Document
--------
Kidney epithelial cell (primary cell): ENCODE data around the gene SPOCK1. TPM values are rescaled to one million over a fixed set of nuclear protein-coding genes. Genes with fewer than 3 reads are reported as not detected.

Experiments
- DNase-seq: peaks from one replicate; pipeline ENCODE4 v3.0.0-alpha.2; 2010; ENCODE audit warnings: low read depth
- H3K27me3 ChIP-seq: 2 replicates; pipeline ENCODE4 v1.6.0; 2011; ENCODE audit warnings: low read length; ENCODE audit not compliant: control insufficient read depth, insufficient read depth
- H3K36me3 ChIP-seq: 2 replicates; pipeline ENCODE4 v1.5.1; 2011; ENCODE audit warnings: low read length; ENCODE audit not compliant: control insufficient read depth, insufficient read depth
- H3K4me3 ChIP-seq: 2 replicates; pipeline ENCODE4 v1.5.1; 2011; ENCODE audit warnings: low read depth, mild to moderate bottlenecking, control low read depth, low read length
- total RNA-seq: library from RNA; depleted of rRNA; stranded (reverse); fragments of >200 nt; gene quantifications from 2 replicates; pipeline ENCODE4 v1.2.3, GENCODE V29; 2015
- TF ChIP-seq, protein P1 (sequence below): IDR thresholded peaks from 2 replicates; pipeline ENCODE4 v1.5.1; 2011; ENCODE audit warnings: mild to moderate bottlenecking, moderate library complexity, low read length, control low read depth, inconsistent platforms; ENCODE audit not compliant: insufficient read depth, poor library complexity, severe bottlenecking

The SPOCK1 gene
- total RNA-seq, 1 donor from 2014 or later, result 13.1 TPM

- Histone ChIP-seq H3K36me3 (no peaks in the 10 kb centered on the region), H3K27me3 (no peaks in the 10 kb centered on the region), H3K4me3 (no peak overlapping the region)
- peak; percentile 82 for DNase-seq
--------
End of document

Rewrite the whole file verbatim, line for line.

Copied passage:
Kidney epithelial cell (primary cell): ENCODE data around the gene SPOCK1. TPM values are rescaled to one million over a fixed set of nuclear protein-coding genes. Genes with fewer than 3 reads are reported as not detected.

Experiments
- DNase-seq: peaks from one replicate; pipeline ENCODE4 v3.0.0-alpha.2; 2010; ENCODE audit warnings: low read depth
- H3K27me3 ChIP-seq: 2 replicates; pipeline ENCODE4 v1.6.0; 2011; ENCODE audit warnings: low read length; ENCODE audit not compliant: control insufficient read depth, insufficient read depth
- H3K36me3 ChIP-seq: 2 replicates; pipeline ENCODE4 v1.5.1; 2011; ENCODE audit warnings: low read length; ENCODE audit not compliant: control insufficient read depth, insufficient read depth
- H3K4me3 ChIP-seq: 2 replicates; pipeline ENCODE4 v1.5.1; 2011; ENCODE audit warnings: low read depth, mild to moderate bottlenecking, control low read depth, low read length
- total RNA-seq: library from RNA; depleted of rRNA; stranded (reverse); fragments of >200 nt; gene quantifications from 2 replicates; pipeline ENCODE4 v1.2.3, GENCODE V29; 2015
- TF ChIP-seq, protein P1 (sequence below): IDR thresholded peaks from 2 replicates; pipeline ENCODE4 v1.5.1; 2011; ENCODE audit warnings: mild to moderate bottlenecking, moderate library complexity, low read length, control low read depth, inconsistent platforms; ENCODE audit not compliant: insufficient read depth, poor library complexity, severe bottlenecking

The SPOCK1 gene
- total RNA-seq, 1 donor from 2014 or later, result 13.1 TPM

- Histone ChIP-seq H3K36me3 (no peaks in the 10 kb centered on the region), H3K27me3 (no peaks in the 10 kb centered on the region), H3K4me3 (no peak overlapping the region)
- peak; percentile 82 for DNase-seq